Last week, Microsoft presented its new translation system called Monolingual TTS at its TechFest 2012.
Photo: a 3D talking head, a snapshot from Microsoft’s video
Monolingual TTS uses a digital recreation of the user’s voice and a realistic rendering of their face to make translation to 26 languages. How does it work? As a user speaks English the system makes a real-time translation of his speech into, for example, Mandarin. It can also listen to responses and translate them to the user. Besides, Microsoft has added a mixed languages response option to the system.
“In a foreign country, it would be convenient if a user of car-navigation system who is not fluent in that particular foreign language can hear instructions in mixed-codes, i.e., entities like street names synthesized in the local language and routing directions in the user’s native language,” says Microsoft on its Research web site.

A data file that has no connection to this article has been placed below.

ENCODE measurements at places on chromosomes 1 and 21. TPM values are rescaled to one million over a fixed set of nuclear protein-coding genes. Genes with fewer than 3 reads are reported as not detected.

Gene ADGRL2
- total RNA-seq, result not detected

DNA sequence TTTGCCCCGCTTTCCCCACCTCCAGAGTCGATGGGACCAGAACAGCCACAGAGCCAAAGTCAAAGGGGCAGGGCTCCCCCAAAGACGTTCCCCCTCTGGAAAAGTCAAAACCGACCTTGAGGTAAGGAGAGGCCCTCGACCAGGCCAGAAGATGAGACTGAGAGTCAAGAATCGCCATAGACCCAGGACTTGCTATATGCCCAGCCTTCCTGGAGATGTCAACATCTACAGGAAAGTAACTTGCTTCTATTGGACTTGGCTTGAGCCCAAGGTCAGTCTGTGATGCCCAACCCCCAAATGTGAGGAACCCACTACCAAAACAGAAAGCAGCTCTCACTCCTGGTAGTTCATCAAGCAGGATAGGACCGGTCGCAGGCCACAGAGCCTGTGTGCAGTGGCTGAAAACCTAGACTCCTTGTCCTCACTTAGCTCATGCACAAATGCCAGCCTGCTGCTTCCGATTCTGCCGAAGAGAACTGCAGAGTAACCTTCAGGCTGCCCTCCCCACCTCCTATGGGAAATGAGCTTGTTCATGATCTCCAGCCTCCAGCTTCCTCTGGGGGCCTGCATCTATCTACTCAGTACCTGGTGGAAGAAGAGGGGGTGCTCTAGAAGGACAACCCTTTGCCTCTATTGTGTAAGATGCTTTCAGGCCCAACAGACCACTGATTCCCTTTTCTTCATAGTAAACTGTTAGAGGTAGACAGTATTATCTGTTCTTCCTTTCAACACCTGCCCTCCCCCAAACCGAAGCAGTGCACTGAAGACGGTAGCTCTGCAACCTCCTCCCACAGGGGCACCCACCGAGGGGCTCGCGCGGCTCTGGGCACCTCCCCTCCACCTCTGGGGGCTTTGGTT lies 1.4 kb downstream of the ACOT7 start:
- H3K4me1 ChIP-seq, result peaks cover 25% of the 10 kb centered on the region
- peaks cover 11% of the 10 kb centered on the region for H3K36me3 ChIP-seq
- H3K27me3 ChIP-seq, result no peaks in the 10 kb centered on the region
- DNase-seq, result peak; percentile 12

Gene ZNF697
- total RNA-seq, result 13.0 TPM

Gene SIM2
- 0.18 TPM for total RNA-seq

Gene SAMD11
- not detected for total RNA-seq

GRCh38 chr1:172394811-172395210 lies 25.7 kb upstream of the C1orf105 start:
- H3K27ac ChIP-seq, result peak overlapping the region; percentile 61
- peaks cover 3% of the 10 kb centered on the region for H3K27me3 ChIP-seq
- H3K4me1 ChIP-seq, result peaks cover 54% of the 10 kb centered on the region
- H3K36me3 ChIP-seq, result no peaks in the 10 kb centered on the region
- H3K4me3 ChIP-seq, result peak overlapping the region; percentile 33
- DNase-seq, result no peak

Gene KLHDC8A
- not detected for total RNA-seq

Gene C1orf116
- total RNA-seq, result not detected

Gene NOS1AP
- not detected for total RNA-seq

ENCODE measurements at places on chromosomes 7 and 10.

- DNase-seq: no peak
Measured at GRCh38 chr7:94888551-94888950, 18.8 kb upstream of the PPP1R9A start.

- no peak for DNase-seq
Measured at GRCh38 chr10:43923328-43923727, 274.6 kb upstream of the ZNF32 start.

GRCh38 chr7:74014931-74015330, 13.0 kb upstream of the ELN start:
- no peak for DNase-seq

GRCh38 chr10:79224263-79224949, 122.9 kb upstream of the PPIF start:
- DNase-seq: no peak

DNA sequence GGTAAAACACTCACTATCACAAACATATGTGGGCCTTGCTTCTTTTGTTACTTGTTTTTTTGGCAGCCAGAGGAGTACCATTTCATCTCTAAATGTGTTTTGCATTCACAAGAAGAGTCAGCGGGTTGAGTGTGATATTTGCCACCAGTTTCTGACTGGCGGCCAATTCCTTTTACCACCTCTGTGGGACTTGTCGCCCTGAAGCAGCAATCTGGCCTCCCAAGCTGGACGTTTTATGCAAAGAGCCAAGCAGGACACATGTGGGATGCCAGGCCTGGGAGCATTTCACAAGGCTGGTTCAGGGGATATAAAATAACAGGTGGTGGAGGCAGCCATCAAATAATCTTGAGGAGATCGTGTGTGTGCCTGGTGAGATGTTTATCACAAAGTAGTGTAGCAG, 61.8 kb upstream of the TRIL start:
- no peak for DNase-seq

TTS is turned into multi-lingual system due to special algorithms that render speech sentences of different languages for building mixed-coded, bilingual TTS systems. Thus, the system can now synthesize any mixed language pair out of the 26 languages.
And it’s not all. Microsoft has added to the system a non-verbal part of the communication. TTL animates a 3D scanned avatar of the user in time to the output speech. It syncs head, eyes and lips movements to the output sounds and it seems like the user is actually speaking the chosen language, although he or she doesn’t know it. The video demonstarting how it works can be viewed here.
According to The next web, Microsoft’s Bing search engine is developing a new program for startups and businesses. The details are not disclosed yet but probably it’s a part of the company’s effort to promote Bing.